New Drugs on the Way to Treat Seasonal Allergies


Now that it’s almost summer, chances are you’ve already had a run-in with allergies. The sneezing, the itching, the watery eyes, the snot (oh man, the snot); they’re all symptoms of what’s known as allergic rhinitis. It can be triggered by airborne outdoor allergens like mold and grass pollen as plants start to bloom in the spring, but indoor irritants like pet dander and dust mites can set off a round of sneezing year-round too.

Allergic rhinitis affects between 10 to 30 percent of people in the US and other industrialized countries, and there are a wide variety of over-the-counter medications to treat it. You can’t turn on the TV this time of year without seeing an ad for one antihistamine or another. But while the common oral medications like Claritin or Zyrtec do improve most symptoms, they don’t help with nasal congestion, or a stuffy nose, which most patients say is their main problem. Some nose sprays like Afrin do help with congestion, but can actually make it worse if used for more than 3 to 5 days; other, more effective nose sprays require a prescription and may have an odd smell or bitter taste.

Given the disconnect between the most popular allergy medications and their ability to treat the most problematic symptom, researchers are still working to develop new treatments. Ves Dimov, MD (@Allergy), an allergist/immunologist in the Section of Allergy, Asthma and Immunology at the University of Chicago Medicine, recently wrote a review of new treatments for allergic rhinitis with resident Jamee Castillo, MD. The review, published in the journal Expert Opinion on Investigational Drugs, looked at several new treatments that can ease symptoms more effectively or even cure patients long term.

Ves Dimov, MD

“The problem with the currently available treatments is that some of them are ineffective for nasal congestion, such as oral antihistamines. Others are effective, such as the nose sprays, but patients don’t like them for one reason or another,” Dimov said.

The most promising developments rely on a combination of medications to treat different symptoms, Dimov said. One new nose spray, Dymista, uses a combination of antihistamine and steroid to treat both the inflammation causing nasal congestion and the common sneezing and itching symptoms. Another, Nasacort, is a prescription-strength nasal steroid now available over the counter to treat congestion.

A more recent advance, just approved by the FDA in April, is sublingual immunotherapy, or SLIT. These are tablets that work on a similar principle as the allergy shots that have been in use for more than 100 years. Patients are tested carefully for sensitivity to specific allergens, and then small, gradually increasing doses of a solution containing these allergens are given until their immune system learns to tolerate them.

Allergy shots pose a logistical challenge for patients though. In the beginning they’re given every week—in a doctor’s office—and then once a month for 3 to 5 years. The therapy can be effective up to 5 to 10 years after that, but many patients give up before they finish the course. Tablets can be taken at home, and give patients with less severe symptoms who may not go through the trouble of allergy shots a more accessible option.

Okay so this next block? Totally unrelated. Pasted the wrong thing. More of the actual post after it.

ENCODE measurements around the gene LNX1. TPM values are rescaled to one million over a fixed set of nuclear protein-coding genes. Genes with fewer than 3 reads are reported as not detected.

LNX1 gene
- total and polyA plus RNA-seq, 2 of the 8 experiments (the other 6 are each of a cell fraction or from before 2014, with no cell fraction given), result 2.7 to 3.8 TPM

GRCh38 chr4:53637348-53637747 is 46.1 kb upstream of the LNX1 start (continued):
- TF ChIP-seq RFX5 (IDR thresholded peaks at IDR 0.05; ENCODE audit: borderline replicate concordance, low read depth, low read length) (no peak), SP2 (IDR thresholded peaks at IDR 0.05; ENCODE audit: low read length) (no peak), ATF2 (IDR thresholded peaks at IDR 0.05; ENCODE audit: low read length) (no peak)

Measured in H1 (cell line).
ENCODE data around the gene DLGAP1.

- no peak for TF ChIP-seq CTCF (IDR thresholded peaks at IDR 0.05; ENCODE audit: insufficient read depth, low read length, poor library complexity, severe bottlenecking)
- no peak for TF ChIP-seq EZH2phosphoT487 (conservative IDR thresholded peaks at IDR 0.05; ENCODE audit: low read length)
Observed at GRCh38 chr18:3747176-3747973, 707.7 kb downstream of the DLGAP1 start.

The first tablets for grasses and ragweed are available now, and Dimov said he expects more varieties for treating cat and dust mite allergies will be available in the next two to five years.

Other, more advanced treatments are further out. Molecules that target the mechanisms such as toll-receptors causing inflammation in the immune system are 5 to 15 years from clinical use. Intralymphatic immunotherapy, in which injections are given directly into the lymph nodes, is also at least 2 to 5 years away.

Despite these improvements, the new treatments have drawbacks. Oral immunotherapy tablets are expensive right now, $200-300 a month, compared to $20-30 a month for traditional allergy shots. And because the oral immunotherapy tablets are introducing a known allergen to the body, they carry the risk of triggering anaphylaxis, or serious reactions including extremely low blood pressure and rapid swelling in the throat that can be deadly. Patients taking these medications must have an epinephrine auto-injector, such as an EpiPen, that can cost an additional $300-400 a year.

Dimov said that while none of these options are perfect, in the near future, patients would be able to use a combination of new drugs with conventional over-the-counter therapy for the most effective relief. So while new medications are on the horizon, don’t count on the end of those TV commercials just yet.

“These are promising developments. It is nice to have more options, but they come with strings attached. See a board-certified allergist to find the best approach that works for you”, he said.

Castillo J. & Dimov V. (2014). Investigational drugs for the treatment of allergic rhinitis., Expert opinion on investigational drugs, PMID:

About Matt Wood (531 Articles)
Matt Wood is a senior science writer and manager of communications at the University of Chicago Medicine & Biological Sciences Division.
%d bloggers like this: